Prenatal Slides
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  • 1. Human Fetal Development
    • 23 chromosones from Mom and 23 from dad
    • Gestation is 280 days or 40 weeks.
    • Three distinct periods:
      • Ovum: conception to implantation at 4-5 days
      • Embryonic: implantation to 8 weeks
      • Fetal: 8 weeks to birth (40 weeks)
  • 2. What can go wrong?
    • Two basic kinds of problems:
      • Genetic:
        • Improper cell division: e.g., Trisomy 21
        • Gene defects:
          • Single gene defects
          • Recessive gene defects
      • Environmental: teratogens
        • Teratogen = monster maker
        • Any environmental agent that produces birth defects
  • 3. Genetic Defects
    • Gene defects:
      • Autosomal dominant: myotonic dystrophy; Huntington’s chorea
      • Autosomal recessive: cystic fibrosis, sickle cell amemia, Tay Sachs disease; PKU
      • X-linked recessive: red-green color blindness, hemophilia; fragile X
      • X-linked dominant: incontinentia pigmenti
    • Improper cell division: Chromosomal abnormalities
      • Down syndrome:
        • Trisomy 21
        • Mosaicism
      • Turner Syndrome
  • 4. Fragile X syndrome Down Syndrome
  • 5. Environmental Factors
    • Drugs:
      • Thalidomide
      • Diethylstibestrol or DES
      • Narcotics
      • Amphetamines/cocaine
      • Nicotine
      • Caffeine
      • Prescription medications
      • Over the counter medications
      • Labor/delivery meds
    • Alcohol: Fetal Alcohol Syndrome
  • 6. Maternal diseases and disorders
    • Diseases
      • Rubella
      • Syphillis
      • Herpes simplex
      • AIDS and HIV
    • Other conditions
      • Age: too old (over age 40) or too young (under age 18)
      • Diet
      • Emotional state
      • Number of previous pregnancies
      • Number of sexual partners
    • Father’s health condition matters, too!
  • 7. Pre-Natal Diagnostic Techniques
    • There are a number of techniques which are used to diagnose prenatal defects in fetuses whose mothers are at risk of having a baby with an abnormality.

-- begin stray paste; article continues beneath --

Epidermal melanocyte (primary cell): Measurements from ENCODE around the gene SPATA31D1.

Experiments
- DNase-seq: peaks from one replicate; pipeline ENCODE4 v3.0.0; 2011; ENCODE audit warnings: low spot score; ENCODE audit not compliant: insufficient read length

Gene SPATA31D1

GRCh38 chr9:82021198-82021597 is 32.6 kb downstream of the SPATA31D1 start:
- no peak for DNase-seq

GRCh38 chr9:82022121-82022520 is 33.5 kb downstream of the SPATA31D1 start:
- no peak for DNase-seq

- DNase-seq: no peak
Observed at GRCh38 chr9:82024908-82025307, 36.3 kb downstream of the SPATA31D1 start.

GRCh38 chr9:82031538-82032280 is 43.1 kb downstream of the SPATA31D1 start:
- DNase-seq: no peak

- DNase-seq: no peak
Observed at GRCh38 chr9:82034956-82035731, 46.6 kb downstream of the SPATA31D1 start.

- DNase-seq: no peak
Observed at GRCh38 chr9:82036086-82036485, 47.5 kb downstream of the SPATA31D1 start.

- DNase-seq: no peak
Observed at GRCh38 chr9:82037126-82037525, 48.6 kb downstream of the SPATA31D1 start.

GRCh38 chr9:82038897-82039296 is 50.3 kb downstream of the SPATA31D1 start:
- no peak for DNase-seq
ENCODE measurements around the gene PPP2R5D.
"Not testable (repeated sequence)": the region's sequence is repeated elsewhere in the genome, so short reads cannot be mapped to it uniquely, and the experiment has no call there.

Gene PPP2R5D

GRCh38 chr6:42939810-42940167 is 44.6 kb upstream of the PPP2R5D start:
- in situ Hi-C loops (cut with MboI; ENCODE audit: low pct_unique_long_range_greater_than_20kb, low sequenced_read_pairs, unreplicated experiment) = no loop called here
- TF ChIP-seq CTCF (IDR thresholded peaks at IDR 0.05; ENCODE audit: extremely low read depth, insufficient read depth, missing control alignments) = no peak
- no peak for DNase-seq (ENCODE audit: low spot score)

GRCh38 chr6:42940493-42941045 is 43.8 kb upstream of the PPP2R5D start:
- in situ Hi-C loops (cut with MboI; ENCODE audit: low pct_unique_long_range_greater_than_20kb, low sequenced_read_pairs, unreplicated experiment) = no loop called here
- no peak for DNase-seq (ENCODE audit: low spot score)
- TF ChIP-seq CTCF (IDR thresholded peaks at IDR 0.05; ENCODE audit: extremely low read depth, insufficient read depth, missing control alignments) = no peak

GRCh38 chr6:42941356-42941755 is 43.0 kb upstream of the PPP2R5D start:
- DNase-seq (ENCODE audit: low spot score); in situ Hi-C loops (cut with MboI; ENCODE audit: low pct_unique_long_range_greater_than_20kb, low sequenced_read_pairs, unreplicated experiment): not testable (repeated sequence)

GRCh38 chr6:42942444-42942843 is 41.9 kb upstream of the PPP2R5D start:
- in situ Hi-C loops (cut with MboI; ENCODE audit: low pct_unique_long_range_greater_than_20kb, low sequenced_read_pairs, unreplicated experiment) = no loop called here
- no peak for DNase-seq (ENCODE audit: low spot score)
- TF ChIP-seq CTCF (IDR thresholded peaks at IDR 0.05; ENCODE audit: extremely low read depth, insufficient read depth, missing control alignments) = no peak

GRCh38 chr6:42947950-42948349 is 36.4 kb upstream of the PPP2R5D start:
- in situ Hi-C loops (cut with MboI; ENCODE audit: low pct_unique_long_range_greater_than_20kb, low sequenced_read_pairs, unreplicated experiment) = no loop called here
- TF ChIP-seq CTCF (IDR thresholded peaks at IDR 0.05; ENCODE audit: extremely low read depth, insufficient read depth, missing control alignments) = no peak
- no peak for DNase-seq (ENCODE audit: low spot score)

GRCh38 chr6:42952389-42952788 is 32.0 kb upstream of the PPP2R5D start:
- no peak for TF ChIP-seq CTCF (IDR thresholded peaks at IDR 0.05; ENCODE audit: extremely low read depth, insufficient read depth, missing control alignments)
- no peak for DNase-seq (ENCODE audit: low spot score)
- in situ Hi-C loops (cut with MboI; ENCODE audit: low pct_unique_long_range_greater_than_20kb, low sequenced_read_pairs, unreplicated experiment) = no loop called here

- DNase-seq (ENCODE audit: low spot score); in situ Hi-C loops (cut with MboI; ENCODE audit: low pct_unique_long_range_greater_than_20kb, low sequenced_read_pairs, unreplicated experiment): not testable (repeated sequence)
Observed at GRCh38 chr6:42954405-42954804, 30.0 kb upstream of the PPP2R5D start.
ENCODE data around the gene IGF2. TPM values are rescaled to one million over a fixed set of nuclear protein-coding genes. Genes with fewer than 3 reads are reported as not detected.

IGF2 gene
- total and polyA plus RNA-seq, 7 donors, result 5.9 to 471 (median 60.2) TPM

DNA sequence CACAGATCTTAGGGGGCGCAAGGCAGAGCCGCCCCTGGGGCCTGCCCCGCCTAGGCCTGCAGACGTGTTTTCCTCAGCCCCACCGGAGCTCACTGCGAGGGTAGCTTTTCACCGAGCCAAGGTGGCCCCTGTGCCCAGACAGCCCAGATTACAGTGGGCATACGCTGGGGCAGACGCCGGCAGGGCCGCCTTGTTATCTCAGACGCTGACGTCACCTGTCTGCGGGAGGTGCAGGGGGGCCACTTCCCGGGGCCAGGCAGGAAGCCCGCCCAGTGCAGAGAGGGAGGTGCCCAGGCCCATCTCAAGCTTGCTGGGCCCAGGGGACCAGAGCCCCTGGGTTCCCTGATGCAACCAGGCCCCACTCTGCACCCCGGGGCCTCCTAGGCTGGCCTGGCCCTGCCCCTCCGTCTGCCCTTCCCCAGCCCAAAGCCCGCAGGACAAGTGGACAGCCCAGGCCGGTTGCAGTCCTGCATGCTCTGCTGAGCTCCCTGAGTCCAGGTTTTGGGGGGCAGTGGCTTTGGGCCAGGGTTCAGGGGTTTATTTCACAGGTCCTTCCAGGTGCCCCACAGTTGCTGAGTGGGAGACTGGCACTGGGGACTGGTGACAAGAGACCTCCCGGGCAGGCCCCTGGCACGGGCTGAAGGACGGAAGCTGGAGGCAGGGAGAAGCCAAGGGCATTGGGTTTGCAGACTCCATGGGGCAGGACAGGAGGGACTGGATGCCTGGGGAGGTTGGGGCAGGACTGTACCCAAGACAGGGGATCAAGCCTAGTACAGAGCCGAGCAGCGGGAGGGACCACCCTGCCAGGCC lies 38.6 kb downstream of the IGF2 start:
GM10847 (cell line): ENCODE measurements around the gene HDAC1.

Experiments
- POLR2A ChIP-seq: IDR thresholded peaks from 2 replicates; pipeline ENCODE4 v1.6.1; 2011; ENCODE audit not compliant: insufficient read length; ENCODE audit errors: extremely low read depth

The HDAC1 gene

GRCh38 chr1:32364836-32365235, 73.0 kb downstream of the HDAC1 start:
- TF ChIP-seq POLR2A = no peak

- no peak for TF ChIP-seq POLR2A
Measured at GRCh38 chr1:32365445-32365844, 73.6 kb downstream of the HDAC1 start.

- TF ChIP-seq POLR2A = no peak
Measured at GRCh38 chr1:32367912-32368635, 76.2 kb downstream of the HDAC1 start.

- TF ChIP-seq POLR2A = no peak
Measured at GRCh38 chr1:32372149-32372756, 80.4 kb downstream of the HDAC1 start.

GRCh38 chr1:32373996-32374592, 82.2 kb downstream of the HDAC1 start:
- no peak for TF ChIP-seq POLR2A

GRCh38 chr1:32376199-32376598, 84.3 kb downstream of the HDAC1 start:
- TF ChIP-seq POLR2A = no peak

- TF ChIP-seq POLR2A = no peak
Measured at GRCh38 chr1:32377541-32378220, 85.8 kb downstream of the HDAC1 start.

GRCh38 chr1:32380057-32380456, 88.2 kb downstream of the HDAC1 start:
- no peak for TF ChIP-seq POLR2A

• This may be a question of a family history of an anomaly, or that the parents have already had one child with a defect.
    • Prenatal testing may be performed on the grounds of the age of the mother.
    • Common techniques are:
      • Alpha Feta Protein
      • Amniocentesis
      • Chorionic villus sampling
      • Ultrasound scanning
  • 8. Birthing Factors
    • Toxemia or preeclampsia
    • Bleeding during pregnancy
    • Placent displasia
    • Prolonged birth
    • Breech births
    • Cesarean section (25% of all births)
    • Anoxia at birth is biggest risk
  • 9. The Developing Baby: Conception to Birth
  • 10. Fertilization: the sperm and egg join in the fallopian tube to form a unique human being. 46 chromosomes combine, 23 from each parent, which pre-determine all of a person's physical characteristics and even some personality characteristics.
  • 11.
    • Fertilized egg:
    • This picture is of a fertilized egg, only thirty hours after conception.
    • Magnified here, it is no larger than the head of a pin.
    • Still rapidly dividing, the developing embryo is called a zygote at this stage.
    • The embryo floats down from the fallopian tube and towards the uterus, where it attaches at approximately day 4 to 5 post-conception.
  • 12.
    • 5 weeks –
    • Embryo is the size of a raisin.
    • By day twenty-one, the embryo's tiny heart has begun beating.
    • The neural tube enlarges into three parts, soon to become a very complex brain.
    • The placenta begins functioning.
    • The spine and spinal cord grows faster than the rest of the body at this stage and give the appearance of a tail.
    • This disappears as the child continues to grow.
  • 13. Embryo at about 6 weeks: Notice the large neural tube and the formation of the heart and other internal organs.
  • 14. Embryo at approximately 7 weeks: Eyes, fingers, toes and most internal organs have formed, but are not yet fully functional.
  • 15.
    • 7 weeks –
    • Facial features are visible, including a mouth and tongue.
    • The eyes have a retina and lens.
    • The major muscle system is developed and the unborn child moves as if practicing.
    • The child has its own blood type, distinct from the mother's.
    • These blood cells are produced by the liver now instead of the yolk sac.
  • 16. Embryo in Amniotic sac
  • 17. Embryo at 8 weeks Amniotic Sac Placenta
  • 18.
    • 8 weeks –
    • The unborn child, called a fetus at this stage, is about half an inch long.